1963 President John F. Kennedy is assassinated
1965 Immigration Act of 1965 1965 Discriminatory immigration laws end, opening up thousands of slots for migrants from Asian countries. The new law sets a new quota of 20,000 persons from any country. The U.S. Immigration Act of 1965 opens the door to a wave of Chinese migration from Hong Kong and Taiwan. Subsequent immigration leads to a revitalization of the New Chinatown area of Los Angeles.
1968 Martin Luther King is assassinated
1969 Neil Armstrong walks on the moon 1970 New contingents of Chinese arrivals settle outside of New Chinatown in Los Angeles, favoring instead to purchase homes in communities such as nearby Monterey Park. Meanwhile, the Chinatown Service Center, which offers referral services and social aid to the community, is established in Los Angeles Chinatown.
1972 President Richard Nixon visits China 1972 President Richard Nixon’s trip to the People’s Republic of China opens up diplomatic relations. The Nationalist party in Taiwan, who had previously been recognized by Washington as the legitimate government of China, is marginalized. Taiwan eventually loses its seat as a standing member of the United Nations. The perception of “two Chinas” impacts community life among Chinese living overseas, Los Angeles being no exception. Look Forward, Preserve the Past.
1975 Chinese Historical Society of Southern California is established to foster greater understanding of the experience of Chinese Americans in this region. End of large scale U.S. involvement in the war in the former French Indochina results in the migration of hundreds of thousands of refugees from Cambodia, Laos and Vietnam. Many of these new migrants to the U.S. are ethnic Chinese, some of whom eventually relocate to Los Angeles Chinatown.
1977 The Chinatown branch of Los Angeles Public Library opens.
1979 Iran hostage crisis
1982 California State Legislature passes the Chinese Roast Duck Bill, AB2603, which stemmed from concerns about Chinese roast ducks and other protein items prepared in the restaurants of Los Angeles Chinatown. The bill ensures that Chinese culinary traditions be maintained despite some concerns at the time that meat and other protein items were not being handled in manners that were in compliance with Los Angeles County health codes.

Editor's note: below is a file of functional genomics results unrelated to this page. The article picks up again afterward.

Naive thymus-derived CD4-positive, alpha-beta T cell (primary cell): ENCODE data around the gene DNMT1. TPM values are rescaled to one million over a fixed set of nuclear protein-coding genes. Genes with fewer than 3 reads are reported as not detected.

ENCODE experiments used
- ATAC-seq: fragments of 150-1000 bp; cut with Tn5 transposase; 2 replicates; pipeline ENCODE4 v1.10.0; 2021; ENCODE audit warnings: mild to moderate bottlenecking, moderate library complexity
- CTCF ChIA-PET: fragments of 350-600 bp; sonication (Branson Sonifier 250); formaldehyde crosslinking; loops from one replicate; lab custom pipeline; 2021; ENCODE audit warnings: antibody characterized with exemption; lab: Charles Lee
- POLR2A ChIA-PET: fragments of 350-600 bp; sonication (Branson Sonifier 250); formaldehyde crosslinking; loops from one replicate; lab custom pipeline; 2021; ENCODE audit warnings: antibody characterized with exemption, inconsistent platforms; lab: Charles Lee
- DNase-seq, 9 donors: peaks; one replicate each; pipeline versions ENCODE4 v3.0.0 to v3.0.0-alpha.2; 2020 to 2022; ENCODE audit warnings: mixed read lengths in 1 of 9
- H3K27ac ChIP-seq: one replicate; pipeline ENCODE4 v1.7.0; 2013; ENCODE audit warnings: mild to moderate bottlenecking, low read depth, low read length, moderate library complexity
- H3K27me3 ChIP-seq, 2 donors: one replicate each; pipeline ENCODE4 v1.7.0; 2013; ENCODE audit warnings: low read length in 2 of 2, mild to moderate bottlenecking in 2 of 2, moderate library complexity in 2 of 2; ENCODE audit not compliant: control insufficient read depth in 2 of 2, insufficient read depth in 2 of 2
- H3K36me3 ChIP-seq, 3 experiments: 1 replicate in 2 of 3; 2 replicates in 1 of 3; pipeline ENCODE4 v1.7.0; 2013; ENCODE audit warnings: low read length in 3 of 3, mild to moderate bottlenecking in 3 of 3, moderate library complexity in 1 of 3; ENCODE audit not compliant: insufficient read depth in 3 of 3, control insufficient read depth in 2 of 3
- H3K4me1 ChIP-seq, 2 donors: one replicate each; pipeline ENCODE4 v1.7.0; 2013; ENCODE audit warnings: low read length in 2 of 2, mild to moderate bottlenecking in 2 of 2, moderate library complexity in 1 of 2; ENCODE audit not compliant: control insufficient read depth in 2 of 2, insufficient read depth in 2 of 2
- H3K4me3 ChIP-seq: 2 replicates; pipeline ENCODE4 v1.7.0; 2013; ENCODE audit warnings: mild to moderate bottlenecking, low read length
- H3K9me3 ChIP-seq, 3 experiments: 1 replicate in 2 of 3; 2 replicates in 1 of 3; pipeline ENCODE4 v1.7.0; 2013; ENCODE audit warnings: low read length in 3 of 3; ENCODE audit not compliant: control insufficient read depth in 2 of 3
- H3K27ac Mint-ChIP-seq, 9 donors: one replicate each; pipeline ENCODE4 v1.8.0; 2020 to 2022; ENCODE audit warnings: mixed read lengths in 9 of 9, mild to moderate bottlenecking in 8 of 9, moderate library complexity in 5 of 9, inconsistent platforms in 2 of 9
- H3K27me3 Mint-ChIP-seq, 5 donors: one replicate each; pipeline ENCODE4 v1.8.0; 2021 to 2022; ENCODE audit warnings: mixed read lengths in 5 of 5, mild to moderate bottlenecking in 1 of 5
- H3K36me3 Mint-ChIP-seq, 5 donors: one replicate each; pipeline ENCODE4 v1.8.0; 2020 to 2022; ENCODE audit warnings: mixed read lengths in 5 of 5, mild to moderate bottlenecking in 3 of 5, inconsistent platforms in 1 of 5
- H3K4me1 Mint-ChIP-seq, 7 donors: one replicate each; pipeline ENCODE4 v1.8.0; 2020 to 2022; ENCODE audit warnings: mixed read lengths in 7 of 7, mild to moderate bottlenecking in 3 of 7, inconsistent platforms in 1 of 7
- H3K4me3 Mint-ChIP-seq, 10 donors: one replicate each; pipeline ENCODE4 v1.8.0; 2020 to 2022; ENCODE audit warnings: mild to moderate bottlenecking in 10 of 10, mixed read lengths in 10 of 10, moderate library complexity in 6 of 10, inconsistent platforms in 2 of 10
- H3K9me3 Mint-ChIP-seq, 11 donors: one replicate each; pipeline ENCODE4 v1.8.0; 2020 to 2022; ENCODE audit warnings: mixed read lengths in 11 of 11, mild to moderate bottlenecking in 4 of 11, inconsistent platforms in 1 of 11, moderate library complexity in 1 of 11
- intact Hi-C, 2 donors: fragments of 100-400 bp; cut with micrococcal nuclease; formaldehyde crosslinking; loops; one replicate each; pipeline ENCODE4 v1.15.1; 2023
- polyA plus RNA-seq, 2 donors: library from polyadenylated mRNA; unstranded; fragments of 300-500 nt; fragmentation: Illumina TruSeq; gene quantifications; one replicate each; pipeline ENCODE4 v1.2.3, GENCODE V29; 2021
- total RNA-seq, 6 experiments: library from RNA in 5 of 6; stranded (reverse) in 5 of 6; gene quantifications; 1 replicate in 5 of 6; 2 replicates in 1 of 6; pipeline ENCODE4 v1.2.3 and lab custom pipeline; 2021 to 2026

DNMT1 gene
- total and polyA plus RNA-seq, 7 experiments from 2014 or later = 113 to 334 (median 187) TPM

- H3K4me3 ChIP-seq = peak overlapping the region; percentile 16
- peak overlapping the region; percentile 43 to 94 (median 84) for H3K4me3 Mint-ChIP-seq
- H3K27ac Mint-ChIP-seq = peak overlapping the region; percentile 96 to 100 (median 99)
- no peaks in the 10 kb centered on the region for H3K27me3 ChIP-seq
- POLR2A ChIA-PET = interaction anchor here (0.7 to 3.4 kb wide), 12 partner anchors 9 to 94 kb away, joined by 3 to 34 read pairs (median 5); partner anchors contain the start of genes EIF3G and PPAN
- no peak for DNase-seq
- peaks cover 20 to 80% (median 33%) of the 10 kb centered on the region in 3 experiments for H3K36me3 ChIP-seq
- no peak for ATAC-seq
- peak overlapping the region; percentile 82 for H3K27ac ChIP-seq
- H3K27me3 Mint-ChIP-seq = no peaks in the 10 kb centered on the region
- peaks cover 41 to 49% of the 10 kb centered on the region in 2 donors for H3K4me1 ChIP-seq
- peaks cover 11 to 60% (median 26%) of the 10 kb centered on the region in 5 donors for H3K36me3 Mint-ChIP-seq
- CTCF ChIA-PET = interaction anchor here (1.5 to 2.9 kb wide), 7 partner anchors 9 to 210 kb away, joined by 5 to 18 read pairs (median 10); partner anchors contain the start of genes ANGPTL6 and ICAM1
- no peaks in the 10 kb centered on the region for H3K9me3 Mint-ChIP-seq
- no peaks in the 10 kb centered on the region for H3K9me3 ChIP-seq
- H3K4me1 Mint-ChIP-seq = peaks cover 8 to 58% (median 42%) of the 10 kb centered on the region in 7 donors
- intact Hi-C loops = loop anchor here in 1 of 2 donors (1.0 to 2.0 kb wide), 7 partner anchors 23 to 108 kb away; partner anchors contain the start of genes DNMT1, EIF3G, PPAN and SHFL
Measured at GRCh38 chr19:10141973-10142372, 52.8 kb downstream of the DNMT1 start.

1983 Lily Lee Chen of Monterey Park becomes the first Chinese American female to serve as Mayor of an American City.
1984 Summer Olympics held in Los Angeles 1984 Cathay Manor, a large senior citizen, low-income housing project, is built.
1986 Monterey Park is identified as the first suburban Chinatown in the U.S. Center of Chinese American population shifts to San Gabriel Valley.
1988 The Friends of the Museum of Chinese American History is founded with representatives from El Pueblo de Los Angeles Historical Monument, the Chinese Historical Society of Southern California and the local community.
1989 Cold War ends 1989 U.S. executive order allows students from the People’s Republic of China to stay in the United States following the Chinese government’s crackdown on demonstrators in Beijing’s Tiananmen Square. The several week-long stand-off between masses of mostly students and soldiers from China People’s Liberation Army revolved around calls for China’s Communist Party to reform.
1990 Persian Gulf War 1990-1995 The Chinese Historical Society of Southern California aquires and restores the Historic Burial Shrine at Evergreen Cemetery in Boyle Heights, where many Chinese American pioneers now rest. It is still used for Ching Ming ceremonies.
1995 The Chinese Historical Society of Southern California purchases two historic houses at 411 and 415 Bernard Street for its permanent home.
1999 Wen Ho Lee, a Taiwan-born scientist at Los Alamos National Laboratory, is hauled away by FBI agents on charges of leaking sensitive defense secrets to China. His case sparks protests by Chinese American civil rights groups, including the Organization of Chinese Americans Greater Los Angeles Chapter. After 278 days in solitary detention, the charges against Lee were dropped in 2000.
2001 9/11 2001
2003 The Chinatown Library opens on February 6, 2003 at 639 North Hill Street. A few months later, the Chinese American Museum opens on December 18, 2003 on the site of the historic Garnier Building between Los Angeles Street and Sanchez Alley.
References: Gum Saan Journal, July 1978 – “The Chinese in Los Angeles,” by David Chan; Los Angeles Chinese Chamber of Commerce 1997 Year Book; “Chinese Americans in Los Angeles” by Suellen Cheng; Asian American Almanac, 1995.